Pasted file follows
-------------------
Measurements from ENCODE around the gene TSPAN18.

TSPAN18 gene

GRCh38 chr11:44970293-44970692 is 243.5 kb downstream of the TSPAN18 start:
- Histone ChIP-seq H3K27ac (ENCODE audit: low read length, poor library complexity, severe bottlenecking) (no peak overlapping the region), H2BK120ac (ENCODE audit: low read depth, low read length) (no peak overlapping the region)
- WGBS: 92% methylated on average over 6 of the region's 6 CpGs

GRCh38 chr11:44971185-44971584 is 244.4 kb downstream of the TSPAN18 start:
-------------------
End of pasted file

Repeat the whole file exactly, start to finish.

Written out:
Measurements from ENCODE around the gene TSPAN18.

TSPAN18 gene

GRCh38 chr11:44970293-44970692 is 243.5 kb downstream of the TSPAN18 start:
- Histone ChIP-seq H3K27ac (ENCODE audit: low read length, poor library complexity, severe bottlenecking) (no peak overlapping the region), H2BK120ac (ENCODE audit: low read depth, low read length) (no peak overlapping the region)
- WGBS: 92% methylated on average over 6 of the region's 6 CpGs

GRCh38 chr11:44971185-44971584 is 244.4 kb downstream of the TSPAN18 start: